Strike of rock is thrill that hooks angler, if not the fish

Bill Burton

May 24, 1991|By Bill Burton

ANNAPOLIS -- Bink. I'd forgotten what it was like.

Imagine the determined, lightning-like snap of a famished spot on a bloodworm. Multiply it by 50. That's a rockfish.

Not just any old rock -- this is a hungry one taking a bucktail cast into a strong riptide around a rock pile. It might strike once, or more, but instinctively you know when to set the hook.

Welcome to the Chesapeake Bay Bridge -- and no, I won't reveal which rock pile. Charterboat skippers are entitled to a bit of secrecy.

In addition, the bridge is bound to be a busy place this holiday weekend as we near Monday's close of the trophy rock season. Twelve fish came aboard Capt. Ed Darwin's charterboat Becky D briefly this day. All promptly went back because they didn't meet the 36-inch minimum, though one bucktailed by Charlie Bryan came close.

Back to my first strike. I didn't hook the fish, but the encounter was memorable. It had been six years since I had cast bucktails to bridge pilings and rock piles, and over time one forgets how a rock takes one of these lures.

Instantly, the rod bends. The jolt works up the line, the rod and into the hands. Believe me, it's a thrill.

Bucktailing is different from any other kind of rockfishing. It appears dull, but it's a science, one in which Darwin earned a good part of his reputation as among the best to work the upper Chesapeake.

Don't confuse the technique with jigging -- remember the old Meushgaw Jig? Those colorful small bucktail-like baits with luminous feathers were literally jigged to catch fish, mostly small rock. That's not done with a bucktail.

Instead, the bait is cast practically against a piling or stone pile, allowed to sink, then reeled in slowly -- just fast enough to create a flutter in the pork rind added to the hook. Nothing fancy, just a plain offering, and a hope the fish takes the rind far enough into its mouth to hook it.

In this plastics age, not all bucktail additives are of pork. That's what my first strike came on, but being curious I like to experiment. Soon I was trying a long straight split-tail plastic strip of pearl that I was told was popular among the Solomons charter fleet to add to 'tails for trolling.

There's no curve in this inexpensive add-on, just a straight strip, but its motion makes it flutter just enough to give it a bit of life. It's nothing like the broad sweep of twister tails, or other activated soft plastics.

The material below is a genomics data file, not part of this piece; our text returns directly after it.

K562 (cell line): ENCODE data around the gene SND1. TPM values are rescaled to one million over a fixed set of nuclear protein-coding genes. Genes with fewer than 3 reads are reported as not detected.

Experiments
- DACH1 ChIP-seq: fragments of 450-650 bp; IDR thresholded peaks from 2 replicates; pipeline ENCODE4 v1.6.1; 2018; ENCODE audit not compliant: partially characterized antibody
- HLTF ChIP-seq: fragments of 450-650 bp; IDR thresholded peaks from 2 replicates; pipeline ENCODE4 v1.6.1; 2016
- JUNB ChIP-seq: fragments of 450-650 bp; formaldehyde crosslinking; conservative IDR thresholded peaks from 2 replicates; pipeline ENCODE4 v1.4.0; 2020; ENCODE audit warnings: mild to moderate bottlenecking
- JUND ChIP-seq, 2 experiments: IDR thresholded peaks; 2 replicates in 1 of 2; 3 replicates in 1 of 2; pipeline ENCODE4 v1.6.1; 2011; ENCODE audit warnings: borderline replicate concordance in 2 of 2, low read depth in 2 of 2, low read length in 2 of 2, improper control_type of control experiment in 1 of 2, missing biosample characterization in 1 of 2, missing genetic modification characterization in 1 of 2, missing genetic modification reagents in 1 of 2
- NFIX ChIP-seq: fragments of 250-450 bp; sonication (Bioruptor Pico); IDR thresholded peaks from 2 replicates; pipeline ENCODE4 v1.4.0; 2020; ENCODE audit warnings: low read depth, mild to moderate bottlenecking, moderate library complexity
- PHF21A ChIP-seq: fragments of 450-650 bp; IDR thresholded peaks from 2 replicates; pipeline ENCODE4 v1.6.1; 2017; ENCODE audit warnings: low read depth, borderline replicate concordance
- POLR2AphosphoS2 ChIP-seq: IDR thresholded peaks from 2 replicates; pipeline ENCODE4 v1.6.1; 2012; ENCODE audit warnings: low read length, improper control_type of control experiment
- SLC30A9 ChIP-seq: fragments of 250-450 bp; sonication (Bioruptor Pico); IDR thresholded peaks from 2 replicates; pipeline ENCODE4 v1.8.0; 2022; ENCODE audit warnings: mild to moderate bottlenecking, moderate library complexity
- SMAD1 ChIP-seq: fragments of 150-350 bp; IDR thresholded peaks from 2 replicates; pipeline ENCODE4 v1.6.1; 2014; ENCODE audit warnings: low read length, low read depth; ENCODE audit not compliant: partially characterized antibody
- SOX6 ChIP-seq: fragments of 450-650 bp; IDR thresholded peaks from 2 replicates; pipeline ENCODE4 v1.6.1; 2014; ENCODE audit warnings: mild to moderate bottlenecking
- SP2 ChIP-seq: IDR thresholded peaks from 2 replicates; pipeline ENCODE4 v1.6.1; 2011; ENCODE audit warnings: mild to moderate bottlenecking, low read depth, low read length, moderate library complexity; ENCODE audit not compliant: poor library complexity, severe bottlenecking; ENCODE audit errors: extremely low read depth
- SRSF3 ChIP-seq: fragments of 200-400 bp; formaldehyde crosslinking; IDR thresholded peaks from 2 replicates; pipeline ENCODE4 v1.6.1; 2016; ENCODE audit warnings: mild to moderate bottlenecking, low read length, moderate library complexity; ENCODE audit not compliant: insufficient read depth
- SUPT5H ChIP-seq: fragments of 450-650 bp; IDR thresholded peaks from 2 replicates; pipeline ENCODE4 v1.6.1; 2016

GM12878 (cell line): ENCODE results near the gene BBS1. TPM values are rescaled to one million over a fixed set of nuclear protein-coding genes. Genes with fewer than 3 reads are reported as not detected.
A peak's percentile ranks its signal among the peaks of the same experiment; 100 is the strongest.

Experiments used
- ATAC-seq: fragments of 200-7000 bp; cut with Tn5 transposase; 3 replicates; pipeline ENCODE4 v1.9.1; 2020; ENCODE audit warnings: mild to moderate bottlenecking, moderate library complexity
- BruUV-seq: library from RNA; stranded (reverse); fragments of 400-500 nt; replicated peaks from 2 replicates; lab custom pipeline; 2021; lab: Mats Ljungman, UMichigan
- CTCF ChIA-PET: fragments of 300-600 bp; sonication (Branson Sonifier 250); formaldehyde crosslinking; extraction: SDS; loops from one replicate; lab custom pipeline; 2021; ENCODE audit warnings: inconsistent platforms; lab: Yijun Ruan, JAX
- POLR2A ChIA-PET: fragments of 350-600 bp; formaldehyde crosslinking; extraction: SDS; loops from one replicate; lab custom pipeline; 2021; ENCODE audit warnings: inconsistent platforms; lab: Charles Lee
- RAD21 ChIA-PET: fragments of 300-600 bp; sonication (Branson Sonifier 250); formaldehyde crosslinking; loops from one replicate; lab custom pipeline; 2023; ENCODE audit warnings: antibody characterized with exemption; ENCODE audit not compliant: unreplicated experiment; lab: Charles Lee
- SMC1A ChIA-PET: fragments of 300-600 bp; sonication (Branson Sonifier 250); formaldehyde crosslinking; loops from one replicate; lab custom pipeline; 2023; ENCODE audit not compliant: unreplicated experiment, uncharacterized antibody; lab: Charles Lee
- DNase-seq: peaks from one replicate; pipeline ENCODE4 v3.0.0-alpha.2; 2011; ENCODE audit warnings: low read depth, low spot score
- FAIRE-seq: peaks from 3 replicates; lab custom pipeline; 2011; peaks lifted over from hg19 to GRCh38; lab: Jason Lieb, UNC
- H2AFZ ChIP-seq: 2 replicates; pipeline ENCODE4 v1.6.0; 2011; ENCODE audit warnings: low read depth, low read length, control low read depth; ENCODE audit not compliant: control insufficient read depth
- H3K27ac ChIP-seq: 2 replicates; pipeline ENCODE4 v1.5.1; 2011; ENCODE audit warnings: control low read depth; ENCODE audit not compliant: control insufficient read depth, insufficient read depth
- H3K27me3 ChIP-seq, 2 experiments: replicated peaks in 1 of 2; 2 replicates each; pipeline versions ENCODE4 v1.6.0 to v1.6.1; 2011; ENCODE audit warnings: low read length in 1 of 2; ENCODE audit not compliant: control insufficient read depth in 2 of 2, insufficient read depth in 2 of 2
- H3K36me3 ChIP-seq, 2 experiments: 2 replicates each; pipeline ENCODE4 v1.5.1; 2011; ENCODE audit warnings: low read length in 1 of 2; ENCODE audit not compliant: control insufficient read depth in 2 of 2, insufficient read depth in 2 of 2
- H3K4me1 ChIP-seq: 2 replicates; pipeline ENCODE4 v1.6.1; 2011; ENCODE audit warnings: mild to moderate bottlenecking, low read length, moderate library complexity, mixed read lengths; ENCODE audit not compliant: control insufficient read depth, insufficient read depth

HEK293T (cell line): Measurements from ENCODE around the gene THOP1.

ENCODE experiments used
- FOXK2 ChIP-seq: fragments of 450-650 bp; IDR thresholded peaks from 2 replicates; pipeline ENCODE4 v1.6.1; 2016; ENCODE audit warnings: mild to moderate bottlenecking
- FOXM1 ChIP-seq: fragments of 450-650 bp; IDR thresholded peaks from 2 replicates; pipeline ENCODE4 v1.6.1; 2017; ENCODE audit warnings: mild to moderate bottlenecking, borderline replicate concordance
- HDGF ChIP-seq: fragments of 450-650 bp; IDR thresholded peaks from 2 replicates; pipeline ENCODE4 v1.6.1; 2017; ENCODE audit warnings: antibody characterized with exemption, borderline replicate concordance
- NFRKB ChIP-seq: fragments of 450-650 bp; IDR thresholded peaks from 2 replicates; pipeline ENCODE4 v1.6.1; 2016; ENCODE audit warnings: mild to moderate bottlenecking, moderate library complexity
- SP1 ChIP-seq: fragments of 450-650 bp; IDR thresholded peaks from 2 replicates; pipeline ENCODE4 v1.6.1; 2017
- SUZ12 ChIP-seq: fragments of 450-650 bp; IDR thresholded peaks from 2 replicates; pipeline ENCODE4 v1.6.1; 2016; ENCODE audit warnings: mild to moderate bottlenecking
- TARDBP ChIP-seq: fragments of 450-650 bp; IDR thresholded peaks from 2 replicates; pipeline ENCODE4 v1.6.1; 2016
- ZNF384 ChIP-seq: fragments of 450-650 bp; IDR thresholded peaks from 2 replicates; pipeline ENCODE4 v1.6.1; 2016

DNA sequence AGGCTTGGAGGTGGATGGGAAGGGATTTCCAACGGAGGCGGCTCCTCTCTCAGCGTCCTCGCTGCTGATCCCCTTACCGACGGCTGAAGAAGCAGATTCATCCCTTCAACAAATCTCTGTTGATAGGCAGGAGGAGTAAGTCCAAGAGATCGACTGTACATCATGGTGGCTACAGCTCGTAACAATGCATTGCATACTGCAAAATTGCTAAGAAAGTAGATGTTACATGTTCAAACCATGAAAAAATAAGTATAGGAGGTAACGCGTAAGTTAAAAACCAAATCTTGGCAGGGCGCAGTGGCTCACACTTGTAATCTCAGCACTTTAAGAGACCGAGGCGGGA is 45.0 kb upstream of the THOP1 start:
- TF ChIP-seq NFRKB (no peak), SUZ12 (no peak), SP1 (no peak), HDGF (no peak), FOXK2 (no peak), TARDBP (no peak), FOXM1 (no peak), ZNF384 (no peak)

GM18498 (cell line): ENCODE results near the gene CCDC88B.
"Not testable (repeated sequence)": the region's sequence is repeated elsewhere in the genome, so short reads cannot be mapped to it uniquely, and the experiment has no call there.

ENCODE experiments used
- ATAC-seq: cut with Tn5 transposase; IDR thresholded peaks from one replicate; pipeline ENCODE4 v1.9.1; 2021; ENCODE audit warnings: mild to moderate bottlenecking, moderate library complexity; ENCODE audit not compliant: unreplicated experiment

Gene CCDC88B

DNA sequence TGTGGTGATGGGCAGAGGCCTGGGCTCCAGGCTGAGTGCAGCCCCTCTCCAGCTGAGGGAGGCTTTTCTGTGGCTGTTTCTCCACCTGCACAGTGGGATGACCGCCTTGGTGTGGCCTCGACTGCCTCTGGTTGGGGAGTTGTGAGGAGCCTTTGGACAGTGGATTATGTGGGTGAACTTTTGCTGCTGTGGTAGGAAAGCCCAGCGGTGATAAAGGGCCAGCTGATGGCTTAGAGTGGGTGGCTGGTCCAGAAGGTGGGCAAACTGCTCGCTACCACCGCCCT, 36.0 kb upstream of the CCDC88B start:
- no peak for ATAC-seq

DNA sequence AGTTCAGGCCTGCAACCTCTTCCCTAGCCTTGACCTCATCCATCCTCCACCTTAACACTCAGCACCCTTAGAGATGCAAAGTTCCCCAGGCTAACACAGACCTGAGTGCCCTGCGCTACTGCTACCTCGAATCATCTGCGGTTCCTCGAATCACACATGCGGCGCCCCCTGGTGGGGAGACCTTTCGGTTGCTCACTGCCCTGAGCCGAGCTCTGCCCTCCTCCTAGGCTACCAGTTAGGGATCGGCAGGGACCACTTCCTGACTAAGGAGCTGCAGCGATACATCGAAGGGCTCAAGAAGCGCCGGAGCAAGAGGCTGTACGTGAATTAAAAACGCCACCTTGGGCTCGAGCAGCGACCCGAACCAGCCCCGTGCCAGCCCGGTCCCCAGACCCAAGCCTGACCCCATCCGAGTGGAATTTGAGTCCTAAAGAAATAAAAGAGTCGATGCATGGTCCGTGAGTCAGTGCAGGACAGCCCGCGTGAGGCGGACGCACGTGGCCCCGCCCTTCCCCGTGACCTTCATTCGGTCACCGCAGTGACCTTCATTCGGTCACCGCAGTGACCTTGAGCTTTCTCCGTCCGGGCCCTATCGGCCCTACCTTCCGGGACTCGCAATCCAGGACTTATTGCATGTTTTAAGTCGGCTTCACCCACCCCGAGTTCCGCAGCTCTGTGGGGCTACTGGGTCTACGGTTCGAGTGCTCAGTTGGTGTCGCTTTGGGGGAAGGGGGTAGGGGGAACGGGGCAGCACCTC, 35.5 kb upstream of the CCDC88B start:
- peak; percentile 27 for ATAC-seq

The others on board snickered, and in jest I promised a fish on the first cast around a rock pile. Many a truth has been spoken in jest, and I got a jolting strike. Then the fish took off, peeling 15-pound test line off my spinning reel.

It takes a bit of horsing to keep a big fish from getting back to rocks and pilings where it can cut the line on barnacles, but 10 minutes later it was approaching the boat. Then the line went slack.

That's not supposed to happen in open water. Almost always, a cast bucktail hook, once set, remains so. I reeled in, and found the hook almost straightened -- the first time that's happened to me when pursuing this sport.

A trophy fish? Who knows? I never saw it.

Funny how success can make anglers change their mind quickly. Bryan, a Baltimore County decoy carver of note, asked our mate David Cohen to add another plastic strip on his 'tail, and promptly scored. Later, when we tried trolling briefly at slack tide, the only non-dummy line to score was rigged with a plastic strip.

Sorry, I can't tell you its name because it has none. Charlie Ebersberger at the Angler stocked it on a hunch that is paying off. Now, he's trying to concoct a suitable name for it.

With the blues gone and the end of the rock season coming up, what's next for charter skippers of the upper bay? Darwin is watching the budding black drum run at the Stone Rock, as well as the white perch getting active around the Miller Island, Craig Hill Light and Magothy areas.

"And I'm impatient for those new blues to get up here," he said.

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